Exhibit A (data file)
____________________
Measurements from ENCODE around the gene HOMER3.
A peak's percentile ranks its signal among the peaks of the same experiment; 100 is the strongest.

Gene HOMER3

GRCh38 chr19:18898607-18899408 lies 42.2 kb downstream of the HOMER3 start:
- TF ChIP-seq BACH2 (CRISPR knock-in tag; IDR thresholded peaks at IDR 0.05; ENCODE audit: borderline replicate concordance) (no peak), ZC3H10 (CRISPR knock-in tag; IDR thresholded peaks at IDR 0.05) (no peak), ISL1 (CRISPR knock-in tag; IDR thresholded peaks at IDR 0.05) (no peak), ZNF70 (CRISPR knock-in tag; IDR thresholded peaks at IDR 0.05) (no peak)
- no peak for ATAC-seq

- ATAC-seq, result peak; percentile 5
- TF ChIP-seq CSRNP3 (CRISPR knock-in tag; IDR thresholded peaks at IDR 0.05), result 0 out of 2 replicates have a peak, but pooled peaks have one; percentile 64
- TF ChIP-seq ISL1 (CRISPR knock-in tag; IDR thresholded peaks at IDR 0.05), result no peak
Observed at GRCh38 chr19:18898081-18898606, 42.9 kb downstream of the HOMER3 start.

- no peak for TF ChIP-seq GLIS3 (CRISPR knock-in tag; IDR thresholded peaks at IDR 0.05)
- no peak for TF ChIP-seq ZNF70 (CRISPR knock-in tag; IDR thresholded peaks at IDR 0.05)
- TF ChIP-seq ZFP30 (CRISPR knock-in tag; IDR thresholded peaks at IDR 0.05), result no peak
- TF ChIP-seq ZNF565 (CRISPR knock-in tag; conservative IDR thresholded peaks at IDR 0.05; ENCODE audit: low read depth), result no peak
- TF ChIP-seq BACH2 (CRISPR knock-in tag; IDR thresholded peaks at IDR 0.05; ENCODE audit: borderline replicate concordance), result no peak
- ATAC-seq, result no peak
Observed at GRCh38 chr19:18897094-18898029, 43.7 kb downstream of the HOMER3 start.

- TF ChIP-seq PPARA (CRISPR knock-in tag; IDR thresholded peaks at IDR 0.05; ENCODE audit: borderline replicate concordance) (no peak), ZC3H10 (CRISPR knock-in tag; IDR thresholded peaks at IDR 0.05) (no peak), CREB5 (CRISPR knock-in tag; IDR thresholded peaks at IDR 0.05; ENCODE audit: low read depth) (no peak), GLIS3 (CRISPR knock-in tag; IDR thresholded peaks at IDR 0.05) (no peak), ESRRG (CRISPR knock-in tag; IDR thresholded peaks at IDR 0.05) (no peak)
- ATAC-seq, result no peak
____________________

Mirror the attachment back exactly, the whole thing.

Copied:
Measurements from ENCODE around the gene HOMER3.
A peak's percentile ranks its signal among the peaks of the same experiment; 100 is the strongest.

Gene HOMER3

GRCh38 chr19:18898607-18899408 lies 42.2 kb downstream of the HOMER3 start:
- TF ChIP-seq BACH2 (CRISPR knock-in tag; IDR thresholded peaks at IDR 0.05; ENCODE audit: borderline replicate concordance) (no peak), ZC3H10 (CRISPR knock-in tag; IDR thresholded peaks at IDR 0.05) (no peak), ISL1 (CRISPR knock-in tag; IDR thresholded peaks at IDR 0.05) (no peak), ZNF70 (CRISPR knock-in tag; IDR thresholded peaks at IDR 0.05) (no peak)
- no peak for ATAC-seq

- ATAC-seq, result peak; percentile 5
- TF ChIP-seq CSRNP3 (CRISPR knock-in tag; IDR thresholded peaks at IDR 0.05), result 0 out of 2 replicates have a peak, but pooled peaks have one; percentile 64
- TF ChIP-seq ISL1 (CRISPR knock-in tag; IDR thresholded peaks at IDR 0.05), result no peak
Observed at GRCh38 chr19:18898081-18898606, 42.9 kb downstream of the HOMER3 start.

- no peak for TF ChIP-seq GLIS3 (CRISPR knock-in tag; IDR thresholded peaks at IDR 0.05)
- no peak for TF ChIP-seq ZNF70 (CRISPR knock-in tag; IDR thresholded peaks at IDR 0.05)
- TF ChIP-seq ZFP30 (CRISPR knock-in tag; IDR thresholded peaks at IDR 0.05), result no peak
- TF ChIP-seq ZNF565 (CRISPR knock-in tag; conservative IDR thresholded peaks at IDR 0.05; ENCODE audit: low read depth), result no peak
- TF ChIP-seq BACH2 (CRISPR knock-in tag; IDR thresholded peaks at IDR 0.05; ENCODE audit: borderline replicate concordance), result no peak
- ATAC-seq, result no peak
Observed at GRCh38 chr19:18897094-18898029, 43.7 kb downstream of the HOMER3 start.

- TF ChIP-seq PPARA (CRISPR knock-in tag; IDR thresholded peaks at IDR 0.05; ENCODE audit: borderline replicate concordance) (no peak), ZC3H10 (CRISPR knock-in tag; IDR thresholded peaks at IDR 0.05) (no peak), CREB5 (CRISPR knock-in tag; IDR thresholded peaks at IDR 0.05; ENCODE audit: low read depth) (no peak), GLIS3 (CRISPR knock-in tag; IDR thresholded peaks at IDR 0.05) (no peak), ESRRG (CRISPR knock-in tag; IDR thresholded peaks at IDR 0.05) (no peak)
- ATAC-seq, result no peak